When he finally made it to Paris and found his beloved Ilsa again, he quoted the American writer Mark Twain: the report of my death is an exaggeration. He had to make light of it: he himself read all those headlines. Victor Laszlo Dies Escaping Concentration Camp. Victor Laszlo Shot by Sniper in Prague. Victor Laszlo Arrested in Budapest, Dies During Scuffle with Authorities. Victor Laszlo Commits Suicide in Sofia. Laszlo Suffers Fatal Injury in Train Accident, Say Marseilles Prefects. Every time he's "died" he's learned to live all over again, but nothing was as good as seeing her that night when he was injured. He might be a figurehead -- not that he sees himself as anyone heroic -- but at heart he's only a common man who loves his wife. He loves her even when he sees a remote sadness in her eyes: he saw it first in Paris but it faded.

And now it's back, now that they're here in Casablanca. That haunted, paranoid look returned like a whisper in the dark the moment they walked into Rick's last night. It's a look that reports she's done something wrong and doesn't want to be found out, and really, who among them is innocent of things like that? He doesn't begrudge her a thing. Ilsa has had her own troubles and that she's stayed by his side is a testament to their mutual love... or at least their mutual respect. He thought he'd lost her in Paris.

As they open the door to the prefecture and are ushered inside, he takes Ilsa by the elbow. For the duration, he won't let go and one thing at a time: meet with Captain Renault and Major Strasser first, listen politely, refuse whatever it is they want, and then figure out the next order of business. It's been this way since Paris: one step at a time.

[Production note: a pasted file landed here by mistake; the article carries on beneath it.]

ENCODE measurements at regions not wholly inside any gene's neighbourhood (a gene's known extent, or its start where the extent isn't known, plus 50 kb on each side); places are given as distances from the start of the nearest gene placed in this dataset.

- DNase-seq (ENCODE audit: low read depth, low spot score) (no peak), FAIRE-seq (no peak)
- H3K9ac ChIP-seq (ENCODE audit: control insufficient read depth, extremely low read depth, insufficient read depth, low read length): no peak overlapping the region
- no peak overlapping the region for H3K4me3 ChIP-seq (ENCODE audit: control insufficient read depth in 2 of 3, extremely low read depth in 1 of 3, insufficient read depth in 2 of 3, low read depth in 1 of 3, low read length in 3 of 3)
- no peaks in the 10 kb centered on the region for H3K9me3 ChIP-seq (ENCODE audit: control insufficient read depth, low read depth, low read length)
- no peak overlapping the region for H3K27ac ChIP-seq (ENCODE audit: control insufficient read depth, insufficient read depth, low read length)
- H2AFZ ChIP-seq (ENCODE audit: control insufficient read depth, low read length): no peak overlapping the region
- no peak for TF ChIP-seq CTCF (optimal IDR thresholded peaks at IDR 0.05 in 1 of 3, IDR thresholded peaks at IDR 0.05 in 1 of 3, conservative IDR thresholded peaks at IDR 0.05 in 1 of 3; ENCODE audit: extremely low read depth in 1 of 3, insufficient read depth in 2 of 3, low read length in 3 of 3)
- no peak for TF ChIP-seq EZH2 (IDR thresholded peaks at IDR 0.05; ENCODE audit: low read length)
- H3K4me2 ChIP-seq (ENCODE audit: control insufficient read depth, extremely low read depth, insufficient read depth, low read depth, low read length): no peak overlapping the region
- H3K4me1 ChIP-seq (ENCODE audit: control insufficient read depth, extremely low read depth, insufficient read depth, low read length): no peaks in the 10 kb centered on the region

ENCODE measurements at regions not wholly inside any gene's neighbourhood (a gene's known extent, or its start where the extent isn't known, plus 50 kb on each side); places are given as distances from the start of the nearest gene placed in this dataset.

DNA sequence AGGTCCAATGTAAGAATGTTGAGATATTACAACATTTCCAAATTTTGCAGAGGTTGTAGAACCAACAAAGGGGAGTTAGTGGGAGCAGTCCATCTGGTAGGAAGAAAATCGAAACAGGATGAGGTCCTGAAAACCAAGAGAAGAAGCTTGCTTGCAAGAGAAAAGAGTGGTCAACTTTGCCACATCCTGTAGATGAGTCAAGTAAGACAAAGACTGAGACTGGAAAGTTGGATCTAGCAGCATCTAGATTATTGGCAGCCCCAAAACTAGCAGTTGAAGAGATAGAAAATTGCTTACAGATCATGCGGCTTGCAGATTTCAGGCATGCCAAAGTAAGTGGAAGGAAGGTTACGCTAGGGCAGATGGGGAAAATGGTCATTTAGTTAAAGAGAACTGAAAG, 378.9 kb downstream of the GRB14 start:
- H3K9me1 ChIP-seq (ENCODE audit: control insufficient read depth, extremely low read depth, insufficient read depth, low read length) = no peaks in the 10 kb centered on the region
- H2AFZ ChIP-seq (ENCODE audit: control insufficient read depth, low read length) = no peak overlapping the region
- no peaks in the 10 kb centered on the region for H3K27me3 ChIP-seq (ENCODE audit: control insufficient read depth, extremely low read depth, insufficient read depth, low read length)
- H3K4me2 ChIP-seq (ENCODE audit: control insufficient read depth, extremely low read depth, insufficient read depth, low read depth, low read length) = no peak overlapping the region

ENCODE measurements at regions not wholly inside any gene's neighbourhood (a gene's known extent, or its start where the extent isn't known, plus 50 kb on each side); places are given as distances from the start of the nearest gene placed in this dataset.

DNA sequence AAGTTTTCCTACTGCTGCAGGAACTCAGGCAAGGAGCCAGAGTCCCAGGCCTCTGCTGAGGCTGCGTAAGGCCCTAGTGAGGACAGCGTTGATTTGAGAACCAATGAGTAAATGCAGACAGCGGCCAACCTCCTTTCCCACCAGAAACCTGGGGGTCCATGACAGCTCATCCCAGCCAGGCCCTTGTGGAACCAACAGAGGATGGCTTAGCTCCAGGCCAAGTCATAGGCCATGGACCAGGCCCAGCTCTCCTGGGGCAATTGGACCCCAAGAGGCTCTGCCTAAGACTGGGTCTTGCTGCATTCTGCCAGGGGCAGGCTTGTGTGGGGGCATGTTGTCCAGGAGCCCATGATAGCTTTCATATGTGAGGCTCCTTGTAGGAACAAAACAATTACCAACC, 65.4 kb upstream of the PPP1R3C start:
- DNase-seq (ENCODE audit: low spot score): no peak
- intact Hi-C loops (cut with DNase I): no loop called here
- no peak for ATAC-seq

Always one step at a time.


The arguments they have, when they have them, are the arguments of a newlywed couple tempered by the heavy tenor of war. Victor, you can't go to the meeting. What if you are caught? Ilsa, please be careful. Remember always to go by Miss Lund. As if she would suddenly forget the name she's used since birth? But they look after one another and in his own way, he loves her greatly. It can't be easy for her to travel with him, but notoriety is a mixed blessing: it works in their favor half the time, just as it did with Berger at Rick's last night.

Perhaps they were lucky now with Captain Renault and Major Strasser -- thankfully they're still unaware that Ilsa is his wife -- or perhaps the name Victor Laszlo worked against them this time. The news on Signor Ugarte was certainly unsettling but the letters of transit were not mentioned. Only visas in a vague way intended to threaten without actually making any threats; he's so used to that technique and as he reminded Major Strasser, why would he give them anything now when he didn't in his year in their camp? If they've removed Ugarte from the picture, someone else will undoubtedly rise to take his place. This is the critical miscalculation the Germans repeatedly make: they underestimate the degree to which they're resented. They think people will lay down and be walked on, but they're wrong. If they don't have Ugarte's letters of transit somebody does, and he will find that somebody and take Ilsa with him to Lisbon. He'll do it right under Strasser's nose because that is what Resistance fighters do.

As they leave the prefecture, he nods to Ilsa. Public words are used sparingly when they travel; it's as much for her protection as his and they're used to this stilted formality. It's born of necessity, a valued and learned defensive skill. As he heads off to the Blue Parrot and Ilsa turns to examine the linens, he only looks back once with a moment's regret. If it wasn't for the weight of the Resistance on his shoulders, they could be any other young foreign couple today on the streets of Casablanca. Mixing, mingling, letting the sounds of many languages wash over them, taking in the sun, the smell of exotic foods cooking, the hustle and bustle, the excitement, the hopefulness. Instead -- as always -- the words look, isn't that Victor Laszlo? follow him as he moves through the bazaar, and every single face could be that of an enemy and every single step could be his last.

It's nothing personal. Just business as usual.